Stephen Doyle, "WAS/SAW Poster," American Center for Design, 1994
Between 1985 and 1997, I was partners with Stephen Doyle and Tom Kluepfel at Drenttel Doyle Partners in New York City. While Tom stayed home to mind the shop, Stephen and I did endless road trips, making presentations, mostly for the AIGA, in cities across the country. Often we'd be asked to design our own posters for these events.
I came to work one day in 1994 and Stephen was masking out the word WAS onto the face of a lumber saw. He said watch this: and he painted the masked area white. This was my first experience with Stephen's word art, a dyslexic's nightmare, the simplest of words translated into a three-dimensional graphic form.
The Was Saw. Or the Saw Was. Is it graphic design? Or a tool for murder?
Stephen Doyle, "If A, Then B Poster," AIGA Los Angeles, 1995
Stephen Doyle is a graphic wordsmith.
Stephen did another poster in 1995 for AIGA Los Angeles where he bolted two books together, and added a bit of Wittgenstein across the spines, "If A, then B." Two partners bolted together in partnership? Craft and strategy? Design and commerce? I still have the actual object, the two books bolted together, as one of the favorite objects in my library.
After my departure, Doyle Partners continued to play with word forms across many projects, and it's hard not to open The New York Times and immediately recognize a piece of graphic artwork as the work of Stephen Doyle. It's usually just a word, or a word transformed into another word. Usually it's photographic, a real object redone — and not a trompe-oeil in Photoshop.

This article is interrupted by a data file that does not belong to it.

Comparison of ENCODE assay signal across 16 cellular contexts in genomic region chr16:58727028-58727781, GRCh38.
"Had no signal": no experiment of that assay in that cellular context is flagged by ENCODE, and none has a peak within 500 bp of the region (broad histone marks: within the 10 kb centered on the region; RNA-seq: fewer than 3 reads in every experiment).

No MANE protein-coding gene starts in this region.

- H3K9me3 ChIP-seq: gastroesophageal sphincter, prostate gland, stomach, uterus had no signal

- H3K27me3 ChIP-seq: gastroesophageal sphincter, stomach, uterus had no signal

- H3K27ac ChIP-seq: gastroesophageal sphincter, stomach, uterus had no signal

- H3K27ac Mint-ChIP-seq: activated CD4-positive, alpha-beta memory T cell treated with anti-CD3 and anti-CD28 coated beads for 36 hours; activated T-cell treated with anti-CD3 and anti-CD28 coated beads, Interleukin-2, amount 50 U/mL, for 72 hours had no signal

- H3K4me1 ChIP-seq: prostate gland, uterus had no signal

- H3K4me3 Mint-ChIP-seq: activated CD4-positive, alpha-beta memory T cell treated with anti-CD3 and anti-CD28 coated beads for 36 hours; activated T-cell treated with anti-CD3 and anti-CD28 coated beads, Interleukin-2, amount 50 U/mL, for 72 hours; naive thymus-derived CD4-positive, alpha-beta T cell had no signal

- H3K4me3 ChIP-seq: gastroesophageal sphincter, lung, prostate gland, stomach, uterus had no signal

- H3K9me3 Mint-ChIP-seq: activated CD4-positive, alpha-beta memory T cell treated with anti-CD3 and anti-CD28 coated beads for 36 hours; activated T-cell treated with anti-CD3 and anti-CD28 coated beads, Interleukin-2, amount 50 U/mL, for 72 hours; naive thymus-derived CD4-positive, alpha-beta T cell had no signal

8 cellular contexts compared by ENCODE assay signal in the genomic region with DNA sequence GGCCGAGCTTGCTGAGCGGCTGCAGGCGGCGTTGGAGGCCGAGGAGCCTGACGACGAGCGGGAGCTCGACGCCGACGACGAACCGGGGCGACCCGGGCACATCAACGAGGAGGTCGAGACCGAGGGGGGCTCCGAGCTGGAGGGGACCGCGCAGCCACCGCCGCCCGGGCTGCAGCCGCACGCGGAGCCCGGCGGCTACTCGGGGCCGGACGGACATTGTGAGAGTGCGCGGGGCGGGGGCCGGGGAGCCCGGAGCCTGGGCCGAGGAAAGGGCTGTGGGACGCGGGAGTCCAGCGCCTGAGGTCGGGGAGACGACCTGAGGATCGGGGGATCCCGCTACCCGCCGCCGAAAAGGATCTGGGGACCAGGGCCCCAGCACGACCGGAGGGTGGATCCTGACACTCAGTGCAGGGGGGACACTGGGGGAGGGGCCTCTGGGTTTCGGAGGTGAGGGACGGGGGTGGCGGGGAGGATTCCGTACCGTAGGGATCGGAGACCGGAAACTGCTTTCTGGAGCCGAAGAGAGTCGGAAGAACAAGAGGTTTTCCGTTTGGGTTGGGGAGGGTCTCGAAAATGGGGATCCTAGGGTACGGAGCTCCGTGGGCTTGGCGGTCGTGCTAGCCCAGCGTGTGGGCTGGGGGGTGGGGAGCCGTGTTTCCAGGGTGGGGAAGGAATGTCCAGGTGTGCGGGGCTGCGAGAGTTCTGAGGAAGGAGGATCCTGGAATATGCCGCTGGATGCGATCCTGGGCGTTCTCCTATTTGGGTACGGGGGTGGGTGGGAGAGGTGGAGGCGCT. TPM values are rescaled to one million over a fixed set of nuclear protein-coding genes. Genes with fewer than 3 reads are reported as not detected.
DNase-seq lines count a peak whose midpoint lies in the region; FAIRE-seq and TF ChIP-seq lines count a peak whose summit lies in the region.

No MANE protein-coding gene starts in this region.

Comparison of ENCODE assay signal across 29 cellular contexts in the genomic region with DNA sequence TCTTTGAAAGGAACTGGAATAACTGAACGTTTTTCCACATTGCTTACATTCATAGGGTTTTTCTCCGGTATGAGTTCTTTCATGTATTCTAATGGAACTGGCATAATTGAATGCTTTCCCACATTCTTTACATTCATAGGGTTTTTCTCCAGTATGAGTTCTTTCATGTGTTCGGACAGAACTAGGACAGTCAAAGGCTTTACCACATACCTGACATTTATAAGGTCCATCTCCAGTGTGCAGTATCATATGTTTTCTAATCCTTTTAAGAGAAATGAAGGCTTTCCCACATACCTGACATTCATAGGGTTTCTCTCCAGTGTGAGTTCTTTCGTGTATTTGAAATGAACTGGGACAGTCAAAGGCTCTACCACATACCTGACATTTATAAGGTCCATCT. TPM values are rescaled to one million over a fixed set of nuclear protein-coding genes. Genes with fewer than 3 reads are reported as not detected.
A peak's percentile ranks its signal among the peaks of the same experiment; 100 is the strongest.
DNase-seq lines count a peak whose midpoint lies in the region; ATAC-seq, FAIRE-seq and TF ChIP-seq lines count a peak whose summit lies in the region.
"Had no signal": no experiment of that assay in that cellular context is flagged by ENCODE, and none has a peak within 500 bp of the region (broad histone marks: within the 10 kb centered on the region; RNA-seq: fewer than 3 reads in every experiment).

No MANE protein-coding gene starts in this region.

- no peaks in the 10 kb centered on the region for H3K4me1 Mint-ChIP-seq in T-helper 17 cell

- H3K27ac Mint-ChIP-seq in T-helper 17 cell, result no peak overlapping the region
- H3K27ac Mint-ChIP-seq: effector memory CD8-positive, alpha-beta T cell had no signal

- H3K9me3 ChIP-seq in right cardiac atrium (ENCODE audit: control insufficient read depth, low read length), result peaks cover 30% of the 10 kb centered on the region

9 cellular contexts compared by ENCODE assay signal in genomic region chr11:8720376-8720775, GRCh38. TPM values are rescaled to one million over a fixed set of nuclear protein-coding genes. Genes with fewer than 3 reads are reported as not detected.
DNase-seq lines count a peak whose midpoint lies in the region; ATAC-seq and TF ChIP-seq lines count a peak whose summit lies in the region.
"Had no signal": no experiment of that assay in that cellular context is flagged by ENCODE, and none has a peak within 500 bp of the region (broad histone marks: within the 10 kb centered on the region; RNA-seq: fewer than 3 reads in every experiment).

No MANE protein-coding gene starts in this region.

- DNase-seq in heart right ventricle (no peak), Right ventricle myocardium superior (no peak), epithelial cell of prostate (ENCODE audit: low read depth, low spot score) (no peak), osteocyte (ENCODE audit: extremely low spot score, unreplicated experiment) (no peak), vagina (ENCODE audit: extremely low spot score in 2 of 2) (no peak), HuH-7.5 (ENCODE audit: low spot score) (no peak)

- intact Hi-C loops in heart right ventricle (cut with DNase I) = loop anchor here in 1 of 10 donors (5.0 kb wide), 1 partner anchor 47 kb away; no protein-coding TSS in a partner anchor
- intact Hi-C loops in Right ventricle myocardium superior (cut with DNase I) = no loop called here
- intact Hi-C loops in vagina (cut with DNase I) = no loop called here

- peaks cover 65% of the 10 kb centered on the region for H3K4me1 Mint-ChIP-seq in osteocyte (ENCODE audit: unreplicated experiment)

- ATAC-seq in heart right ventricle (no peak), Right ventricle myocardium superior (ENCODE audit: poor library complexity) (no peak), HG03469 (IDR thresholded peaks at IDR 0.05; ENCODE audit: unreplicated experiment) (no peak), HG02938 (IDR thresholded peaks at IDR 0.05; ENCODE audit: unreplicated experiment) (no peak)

There is something about contemporary culture where words become separate from their meaning, or acquire so many meanings as to become meaningless. The weekly presentations for the William Safire "On Language" column in The New York Times are an example of language being turned into editorial art: language is the assignment. In this Op-Ed World, words alone are evocative. They do not need commentary as their graphic form is its own commentary. There are other practitioners of this art — Chip Kidd, Michael Bierut, Paula Scher, to name a few — but Stephen Doyle has always seemed to me to be the most obsessed with making individual words meaningful, even transcendent, in a graphic form. If Op-Ed art is the new public form, Stephen has a calling; he is the master of the word made meaningful.
In recent years, Stephen has begun to make sculptures of words, passages from Machiavelli, entire literary works by Willa Cather. Here, a graphic designer explores how far the making of words can migrate into other forms. I've never read The Professor's House, but I know Stephen Doyle's reading is different from mine, from the book in my library.